12. Missing school to get a visa or passport is normal.
I’ve only had to do this once, missing school to get my passport renewed, but it was as common as getting a cold.

13. You can’t answer the question “where are you from?”
I’m from the U.S., but I have plenty of friends who have trouble answering this question. They have moved from country to country from the time they were babies.

14. You speak two or more languages
I can only think of two people from my entire time in international school who only spoke one language. Everyone was, at least, bilingual. Many people were trilingual and there were a few who spoke 4 or more.

15. You flew before you could walk.
Well, I don't know if this is true or not, I can't remember that far back, but I'm sure my first plane trip was around that time.

16. You have a time zone map and an international calling card next to your telephone.
Yup. Sort of. These days I use an app on my phone to tell me the time difference and we Skype each other.

17. You realize it really is a small world after all.
I knew it was small world two week into attending RIS. We were in line for assembly when I saw someone I thought I knew from the U.S. “James Wong?” I asked him? "Yes." It was someone I had gone to elementry school with in California - over 8000 miles away.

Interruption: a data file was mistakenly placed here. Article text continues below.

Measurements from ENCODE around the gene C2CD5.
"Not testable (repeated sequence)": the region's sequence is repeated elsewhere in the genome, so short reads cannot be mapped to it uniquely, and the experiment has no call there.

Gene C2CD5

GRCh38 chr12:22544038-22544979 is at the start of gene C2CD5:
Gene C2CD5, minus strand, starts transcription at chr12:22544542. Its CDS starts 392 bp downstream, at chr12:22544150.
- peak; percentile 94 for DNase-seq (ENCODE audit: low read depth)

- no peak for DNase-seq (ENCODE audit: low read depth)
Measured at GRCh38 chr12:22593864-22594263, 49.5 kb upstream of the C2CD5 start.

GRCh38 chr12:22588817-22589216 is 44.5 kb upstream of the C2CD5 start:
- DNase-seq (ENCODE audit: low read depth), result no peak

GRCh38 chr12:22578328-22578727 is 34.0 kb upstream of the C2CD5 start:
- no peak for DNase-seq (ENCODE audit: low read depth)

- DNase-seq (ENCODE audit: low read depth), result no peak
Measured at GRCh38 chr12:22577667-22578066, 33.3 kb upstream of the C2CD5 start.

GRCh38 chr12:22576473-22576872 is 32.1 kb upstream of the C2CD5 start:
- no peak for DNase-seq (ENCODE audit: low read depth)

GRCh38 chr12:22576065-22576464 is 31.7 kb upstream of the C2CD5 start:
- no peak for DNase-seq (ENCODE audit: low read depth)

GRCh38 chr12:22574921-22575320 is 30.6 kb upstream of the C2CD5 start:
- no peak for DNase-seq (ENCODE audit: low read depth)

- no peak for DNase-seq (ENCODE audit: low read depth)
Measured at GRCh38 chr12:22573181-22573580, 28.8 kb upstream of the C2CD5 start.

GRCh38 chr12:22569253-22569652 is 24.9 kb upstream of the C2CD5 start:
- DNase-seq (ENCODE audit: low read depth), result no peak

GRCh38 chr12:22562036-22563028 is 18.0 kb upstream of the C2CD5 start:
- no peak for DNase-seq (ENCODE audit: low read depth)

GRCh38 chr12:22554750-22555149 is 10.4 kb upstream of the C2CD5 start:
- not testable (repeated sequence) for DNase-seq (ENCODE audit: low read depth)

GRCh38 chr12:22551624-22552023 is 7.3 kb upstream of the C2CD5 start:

18. Your high school memories include those days that school was cancelled due to bomb threats, tear gas, riots, demonstrations, or flooding.
It was flooding for me.

19. You have a name in at least two different languages and it’s not the same one.
In the U.S. most people know me as Grace. In Thailand, most people know me as (Gade Gaaw).

20. You automatically take off your shoes as soon as you get home.
Frankly, I didn’t think this was because I was an international school school kid, but because I was Thai and we don’t wear shoes in the house.

21. You and your highs school friends can speak in a different language to each other when you don’t want anyone to listen.
Most of my friends both speak both English and Thai and so we tend to speak a hybrid of both to each. Most of the time this isn’t because I don’t want anyone to understand us, it’s because some words just fit more accurately in another language. This also brings us to the fact that we also speak in many different broken languages when we're drunk.